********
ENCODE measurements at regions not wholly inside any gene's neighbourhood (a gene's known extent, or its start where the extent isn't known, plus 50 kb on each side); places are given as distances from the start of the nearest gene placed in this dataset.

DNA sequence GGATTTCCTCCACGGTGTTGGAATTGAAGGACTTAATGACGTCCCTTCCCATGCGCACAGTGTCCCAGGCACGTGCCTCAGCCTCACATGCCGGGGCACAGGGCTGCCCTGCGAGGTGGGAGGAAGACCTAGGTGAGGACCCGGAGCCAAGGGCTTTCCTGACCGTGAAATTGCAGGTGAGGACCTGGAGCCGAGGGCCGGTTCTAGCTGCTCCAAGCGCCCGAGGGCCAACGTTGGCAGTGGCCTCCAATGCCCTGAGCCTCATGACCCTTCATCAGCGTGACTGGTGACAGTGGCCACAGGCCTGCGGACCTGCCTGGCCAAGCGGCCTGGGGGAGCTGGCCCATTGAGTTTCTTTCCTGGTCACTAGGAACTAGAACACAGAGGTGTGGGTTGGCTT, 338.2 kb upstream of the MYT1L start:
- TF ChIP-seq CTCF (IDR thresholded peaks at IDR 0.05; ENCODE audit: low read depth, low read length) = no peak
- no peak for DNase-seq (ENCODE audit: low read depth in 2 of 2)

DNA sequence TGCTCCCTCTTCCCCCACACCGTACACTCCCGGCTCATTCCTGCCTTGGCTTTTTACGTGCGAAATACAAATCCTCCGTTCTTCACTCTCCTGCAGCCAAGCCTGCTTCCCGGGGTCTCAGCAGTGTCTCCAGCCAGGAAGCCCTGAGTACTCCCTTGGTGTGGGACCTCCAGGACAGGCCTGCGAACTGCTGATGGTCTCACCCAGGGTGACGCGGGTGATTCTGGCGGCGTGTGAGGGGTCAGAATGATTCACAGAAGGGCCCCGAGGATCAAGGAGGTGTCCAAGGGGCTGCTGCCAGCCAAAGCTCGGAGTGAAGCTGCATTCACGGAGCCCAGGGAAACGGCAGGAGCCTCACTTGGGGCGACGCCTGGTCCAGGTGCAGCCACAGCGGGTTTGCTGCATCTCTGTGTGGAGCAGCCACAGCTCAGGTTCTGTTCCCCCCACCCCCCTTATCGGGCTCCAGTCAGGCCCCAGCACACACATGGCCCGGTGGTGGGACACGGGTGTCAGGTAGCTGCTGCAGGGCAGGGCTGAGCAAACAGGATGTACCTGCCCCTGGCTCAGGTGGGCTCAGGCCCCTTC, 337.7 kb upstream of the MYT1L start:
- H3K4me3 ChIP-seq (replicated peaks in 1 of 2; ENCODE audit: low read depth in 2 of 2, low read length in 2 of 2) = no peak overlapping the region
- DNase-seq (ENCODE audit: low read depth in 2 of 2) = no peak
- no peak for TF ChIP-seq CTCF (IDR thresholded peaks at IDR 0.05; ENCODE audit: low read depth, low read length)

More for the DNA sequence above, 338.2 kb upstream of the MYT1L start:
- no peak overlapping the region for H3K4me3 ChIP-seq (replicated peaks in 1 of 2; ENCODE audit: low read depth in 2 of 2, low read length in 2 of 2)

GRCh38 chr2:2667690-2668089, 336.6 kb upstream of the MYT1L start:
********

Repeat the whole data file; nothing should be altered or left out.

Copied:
ENCODE measurements at regions not wholly inside any gene's neighbourhood (a gene's known extent, or its start where the extent isn't known, plus 50 kb on each side); places are given as distances from the start of the nearest gene placed in this dataset.

DNA sequence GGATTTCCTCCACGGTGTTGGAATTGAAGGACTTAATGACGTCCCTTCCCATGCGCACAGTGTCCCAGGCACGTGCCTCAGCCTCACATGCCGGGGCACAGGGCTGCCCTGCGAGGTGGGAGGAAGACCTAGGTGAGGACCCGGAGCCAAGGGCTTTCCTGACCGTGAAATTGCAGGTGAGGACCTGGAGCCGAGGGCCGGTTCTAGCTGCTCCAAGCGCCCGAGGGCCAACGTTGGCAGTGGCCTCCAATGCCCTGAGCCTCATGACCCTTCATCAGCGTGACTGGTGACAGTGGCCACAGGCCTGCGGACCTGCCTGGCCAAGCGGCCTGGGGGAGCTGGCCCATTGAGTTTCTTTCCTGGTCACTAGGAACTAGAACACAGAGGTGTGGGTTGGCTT, 338.2 kb upstream of the MYT1L start:
- TF ChIP-seq CTCF (IDR thresholded peaks at IDR 0.05; ENCODE audit: low read depth, low read length) = no peak
- no peak for DNase-seq (ENCODE audit: low read depth in 2 of 2)

DNA sequence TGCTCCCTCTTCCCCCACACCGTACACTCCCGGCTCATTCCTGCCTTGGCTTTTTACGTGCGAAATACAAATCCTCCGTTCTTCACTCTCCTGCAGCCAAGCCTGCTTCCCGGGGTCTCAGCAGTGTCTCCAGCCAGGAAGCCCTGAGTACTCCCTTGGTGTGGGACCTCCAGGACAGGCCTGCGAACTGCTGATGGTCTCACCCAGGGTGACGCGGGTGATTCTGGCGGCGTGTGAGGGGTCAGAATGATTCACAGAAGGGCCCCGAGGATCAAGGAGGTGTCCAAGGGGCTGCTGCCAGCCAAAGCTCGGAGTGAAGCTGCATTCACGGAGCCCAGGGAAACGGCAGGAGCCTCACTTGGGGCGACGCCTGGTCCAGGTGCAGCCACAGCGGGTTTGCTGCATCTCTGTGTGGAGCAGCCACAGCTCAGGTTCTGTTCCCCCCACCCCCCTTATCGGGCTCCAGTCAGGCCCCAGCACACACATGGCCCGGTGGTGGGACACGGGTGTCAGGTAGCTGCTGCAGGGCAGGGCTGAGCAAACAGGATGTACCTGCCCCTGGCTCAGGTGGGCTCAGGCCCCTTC, 337.7 kb upstream of the MYT1L start:
- H3K4me3 ChIP-seq (replicated peaks in 1 of 2; ENCODE audit: low read depth in 2 of 2, low read length in 2 of 2) = no peak overlapping the region
- DNase-seq (ENCODE audit: low read depth in 2 of 2) = no peak
- no peak for TF ChIP-seq CTCF (IDR thresholded peaks at IDR 0.05; ENCODE audit: low read depth, low read length)

More for the DNA sequence above, 338.2 kb upstream of the MYT1L start:
- no peak overlapping the region for H3K4me3 ChIP-seq (replicated peaks in 1 of 2; ENCODE audit: low read depth in 2 of 2, low read length in 2 of 2)

GRCh38 chr2:2667690-2668089, 336.6 kb upstream of the MYT1L start: